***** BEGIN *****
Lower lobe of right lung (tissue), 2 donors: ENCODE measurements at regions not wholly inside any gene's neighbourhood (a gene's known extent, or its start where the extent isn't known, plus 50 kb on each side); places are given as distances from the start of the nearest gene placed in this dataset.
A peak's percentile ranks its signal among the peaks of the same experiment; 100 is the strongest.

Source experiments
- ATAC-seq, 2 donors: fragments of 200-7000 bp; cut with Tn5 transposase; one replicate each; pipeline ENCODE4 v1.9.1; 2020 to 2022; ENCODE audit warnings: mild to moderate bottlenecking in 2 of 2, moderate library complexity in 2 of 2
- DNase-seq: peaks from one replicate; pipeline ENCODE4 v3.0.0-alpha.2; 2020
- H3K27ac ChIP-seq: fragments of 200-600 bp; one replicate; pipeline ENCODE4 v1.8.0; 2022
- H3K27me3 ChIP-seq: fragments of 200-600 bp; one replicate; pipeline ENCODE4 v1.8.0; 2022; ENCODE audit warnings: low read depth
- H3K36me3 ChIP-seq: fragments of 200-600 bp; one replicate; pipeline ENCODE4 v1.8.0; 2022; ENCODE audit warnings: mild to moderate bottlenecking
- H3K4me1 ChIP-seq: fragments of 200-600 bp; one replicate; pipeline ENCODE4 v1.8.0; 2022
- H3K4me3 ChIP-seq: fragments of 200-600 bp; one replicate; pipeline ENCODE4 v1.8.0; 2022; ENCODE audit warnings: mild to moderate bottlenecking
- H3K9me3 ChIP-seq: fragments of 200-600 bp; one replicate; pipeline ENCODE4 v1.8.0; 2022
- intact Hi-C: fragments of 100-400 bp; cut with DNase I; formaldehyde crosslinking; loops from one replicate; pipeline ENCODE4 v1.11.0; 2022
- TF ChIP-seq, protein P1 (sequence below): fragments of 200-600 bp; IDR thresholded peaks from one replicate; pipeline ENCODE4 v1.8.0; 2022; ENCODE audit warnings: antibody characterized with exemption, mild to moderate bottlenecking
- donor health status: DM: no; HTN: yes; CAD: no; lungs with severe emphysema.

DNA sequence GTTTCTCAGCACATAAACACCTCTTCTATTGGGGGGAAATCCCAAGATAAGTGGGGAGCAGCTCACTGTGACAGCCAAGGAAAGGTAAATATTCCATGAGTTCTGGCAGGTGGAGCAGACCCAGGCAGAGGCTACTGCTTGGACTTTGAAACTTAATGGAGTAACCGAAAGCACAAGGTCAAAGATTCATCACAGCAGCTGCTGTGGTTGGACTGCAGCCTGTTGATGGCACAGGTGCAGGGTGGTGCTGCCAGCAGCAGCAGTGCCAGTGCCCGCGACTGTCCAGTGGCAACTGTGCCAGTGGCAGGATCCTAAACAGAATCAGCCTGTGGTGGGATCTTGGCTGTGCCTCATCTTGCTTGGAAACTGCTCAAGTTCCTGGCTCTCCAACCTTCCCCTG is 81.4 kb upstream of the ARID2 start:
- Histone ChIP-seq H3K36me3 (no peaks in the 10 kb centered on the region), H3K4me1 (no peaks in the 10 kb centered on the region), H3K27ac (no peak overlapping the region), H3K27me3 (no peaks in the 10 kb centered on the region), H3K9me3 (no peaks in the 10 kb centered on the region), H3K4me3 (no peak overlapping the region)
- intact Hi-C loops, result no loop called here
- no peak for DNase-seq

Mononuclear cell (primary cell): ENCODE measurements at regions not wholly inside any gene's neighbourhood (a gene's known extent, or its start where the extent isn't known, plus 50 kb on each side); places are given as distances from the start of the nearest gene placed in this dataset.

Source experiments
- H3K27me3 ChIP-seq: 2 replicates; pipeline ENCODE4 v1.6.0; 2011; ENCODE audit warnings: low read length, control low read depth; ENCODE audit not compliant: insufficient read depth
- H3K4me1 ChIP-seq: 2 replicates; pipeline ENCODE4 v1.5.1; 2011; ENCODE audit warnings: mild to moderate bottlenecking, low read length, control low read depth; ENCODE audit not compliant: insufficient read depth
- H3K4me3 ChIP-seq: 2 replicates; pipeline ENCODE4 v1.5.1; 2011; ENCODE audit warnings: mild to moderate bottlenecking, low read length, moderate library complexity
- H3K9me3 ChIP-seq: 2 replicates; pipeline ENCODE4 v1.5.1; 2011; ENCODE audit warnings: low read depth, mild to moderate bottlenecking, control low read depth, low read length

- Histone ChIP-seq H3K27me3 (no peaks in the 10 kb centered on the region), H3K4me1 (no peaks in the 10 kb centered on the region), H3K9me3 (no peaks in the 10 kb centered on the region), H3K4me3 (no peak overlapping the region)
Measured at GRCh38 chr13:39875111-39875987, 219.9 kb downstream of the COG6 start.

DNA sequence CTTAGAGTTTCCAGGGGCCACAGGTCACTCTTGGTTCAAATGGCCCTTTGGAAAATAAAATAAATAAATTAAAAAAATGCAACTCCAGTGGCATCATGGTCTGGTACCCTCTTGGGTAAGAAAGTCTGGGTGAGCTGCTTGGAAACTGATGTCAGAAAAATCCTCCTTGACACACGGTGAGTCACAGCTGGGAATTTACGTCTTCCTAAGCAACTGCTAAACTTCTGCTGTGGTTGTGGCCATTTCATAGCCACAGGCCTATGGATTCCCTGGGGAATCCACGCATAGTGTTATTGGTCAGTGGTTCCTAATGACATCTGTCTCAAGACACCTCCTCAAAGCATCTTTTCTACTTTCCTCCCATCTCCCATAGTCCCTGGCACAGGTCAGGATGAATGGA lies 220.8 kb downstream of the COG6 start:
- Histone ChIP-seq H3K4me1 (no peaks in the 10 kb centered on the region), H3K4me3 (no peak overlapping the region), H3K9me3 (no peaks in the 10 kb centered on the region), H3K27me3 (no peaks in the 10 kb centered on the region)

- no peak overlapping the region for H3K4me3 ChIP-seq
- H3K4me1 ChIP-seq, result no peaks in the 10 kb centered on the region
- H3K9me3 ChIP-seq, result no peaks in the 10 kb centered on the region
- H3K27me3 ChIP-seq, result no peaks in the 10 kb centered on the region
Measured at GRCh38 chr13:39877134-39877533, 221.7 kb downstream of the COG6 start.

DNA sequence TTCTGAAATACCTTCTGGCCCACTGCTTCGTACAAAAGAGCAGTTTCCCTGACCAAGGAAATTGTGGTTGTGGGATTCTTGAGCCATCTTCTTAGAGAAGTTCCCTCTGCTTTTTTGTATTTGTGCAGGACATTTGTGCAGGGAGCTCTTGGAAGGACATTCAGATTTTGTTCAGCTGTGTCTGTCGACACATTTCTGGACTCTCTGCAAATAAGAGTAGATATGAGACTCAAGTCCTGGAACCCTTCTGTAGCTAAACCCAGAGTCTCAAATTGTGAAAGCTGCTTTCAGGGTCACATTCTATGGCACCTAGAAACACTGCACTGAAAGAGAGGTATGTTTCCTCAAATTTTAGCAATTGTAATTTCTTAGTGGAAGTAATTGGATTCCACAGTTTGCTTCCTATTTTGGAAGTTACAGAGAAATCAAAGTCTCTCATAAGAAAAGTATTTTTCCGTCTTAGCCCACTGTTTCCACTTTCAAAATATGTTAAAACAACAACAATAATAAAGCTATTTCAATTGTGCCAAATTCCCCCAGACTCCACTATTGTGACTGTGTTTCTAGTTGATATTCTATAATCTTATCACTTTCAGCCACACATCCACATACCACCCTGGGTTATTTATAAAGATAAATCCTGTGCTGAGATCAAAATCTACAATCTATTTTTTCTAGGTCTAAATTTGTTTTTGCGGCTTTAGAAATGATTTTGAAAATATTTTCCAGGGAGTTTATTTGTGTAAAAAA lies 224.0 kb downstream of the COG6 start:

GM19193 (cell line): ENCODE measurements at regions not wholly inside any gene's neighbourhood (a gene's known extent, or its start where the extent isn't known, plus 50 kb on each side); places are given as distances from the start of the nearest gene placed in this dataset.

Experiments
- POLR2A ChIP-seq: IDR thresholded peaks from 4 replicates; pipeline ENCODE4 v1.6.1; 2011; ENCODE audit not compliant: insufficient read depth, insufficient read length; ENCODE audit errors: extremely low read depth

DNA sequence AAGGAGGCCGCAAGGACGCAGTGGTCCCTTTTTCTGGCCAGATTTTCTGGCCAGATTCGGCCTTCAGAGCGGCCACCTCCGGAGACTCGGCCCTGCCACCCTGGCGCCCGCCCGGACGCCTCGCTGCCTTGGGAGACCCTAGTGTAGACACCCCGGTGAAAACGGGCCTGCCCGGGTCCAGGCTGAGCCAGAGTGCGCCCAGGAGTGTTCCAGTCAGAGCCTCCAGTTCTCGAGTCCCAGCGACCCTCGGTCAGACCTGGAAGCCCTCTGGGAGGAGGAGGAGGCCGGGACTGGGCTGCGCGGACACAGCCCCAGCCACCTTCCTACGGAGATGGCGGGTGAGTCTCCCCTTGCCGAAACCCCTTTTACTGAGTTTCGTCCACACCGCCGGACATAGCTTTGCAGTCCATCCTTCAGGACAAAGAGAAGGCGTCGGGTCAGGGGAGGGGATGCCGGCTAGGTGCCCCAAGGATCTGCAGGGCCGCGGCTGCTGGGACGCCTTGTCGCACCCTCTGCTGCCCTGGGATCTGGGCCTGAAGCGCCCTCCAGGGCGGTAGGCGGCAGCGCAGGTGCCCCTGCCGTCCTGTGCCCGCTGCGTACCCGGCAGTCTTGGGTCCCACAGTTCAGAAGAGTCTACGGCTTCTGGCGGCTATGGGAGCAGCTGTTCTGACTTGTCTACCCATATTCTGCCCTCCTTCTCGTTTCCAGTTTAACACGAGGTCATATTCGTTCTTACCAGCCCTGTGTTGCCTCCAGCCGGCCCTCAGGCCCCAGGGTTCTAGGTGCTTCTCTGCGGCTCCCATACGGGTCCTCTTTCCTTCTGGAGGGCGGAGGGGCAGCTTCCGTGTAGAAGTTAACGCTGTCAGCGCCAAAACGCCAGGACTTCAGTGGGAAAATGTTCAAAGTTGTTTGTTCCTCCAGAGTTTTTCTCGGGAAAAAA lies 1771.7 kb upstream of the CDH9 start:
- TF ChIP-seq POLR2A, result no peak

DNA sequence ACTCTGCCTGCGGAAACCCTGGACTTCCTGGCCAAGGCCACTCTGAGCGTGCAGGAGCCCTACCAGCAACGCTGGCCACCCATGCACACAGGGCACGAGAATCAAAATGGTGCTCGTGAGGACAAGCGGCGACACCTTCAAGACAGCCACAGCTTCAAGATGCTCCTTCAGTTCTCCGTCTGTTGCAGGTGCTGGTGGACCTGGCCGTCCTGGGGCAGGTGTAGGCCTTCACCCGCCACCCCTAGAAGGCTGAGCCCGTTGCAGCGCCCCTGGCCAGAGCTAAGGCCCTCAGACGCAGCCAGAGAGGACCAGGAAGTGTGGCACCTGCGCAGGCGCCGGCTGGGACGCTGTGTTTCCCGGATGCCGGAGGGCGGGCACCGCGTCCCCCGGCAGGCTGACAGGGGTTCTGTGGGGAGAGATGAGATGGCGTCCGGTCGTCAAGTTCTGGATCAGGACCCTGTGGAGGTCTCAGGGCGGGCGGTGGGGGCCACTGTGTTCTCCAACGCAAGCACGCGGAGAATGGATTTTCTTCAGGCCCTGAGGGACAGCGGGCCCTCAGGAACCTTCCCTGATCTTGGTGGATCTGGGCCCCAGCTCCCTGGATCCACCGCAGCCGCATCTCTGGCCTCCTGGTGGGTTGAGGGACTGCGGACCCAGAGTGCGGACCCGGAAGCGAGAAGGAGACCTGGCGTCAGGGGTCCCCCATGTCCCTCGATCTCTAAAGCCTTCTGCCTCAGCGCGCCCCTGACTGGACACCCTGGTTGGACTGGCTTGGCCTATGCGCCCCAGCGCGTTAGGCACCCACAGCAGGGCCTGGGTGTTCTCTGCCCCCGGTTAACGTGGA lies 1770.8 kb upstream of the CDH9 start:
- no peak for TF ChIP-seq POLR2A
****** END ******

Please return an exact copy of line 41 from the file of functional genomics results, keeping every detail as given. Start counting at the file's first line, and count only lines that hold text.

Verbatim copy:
- no peak for TF ChIP-seq POLR2A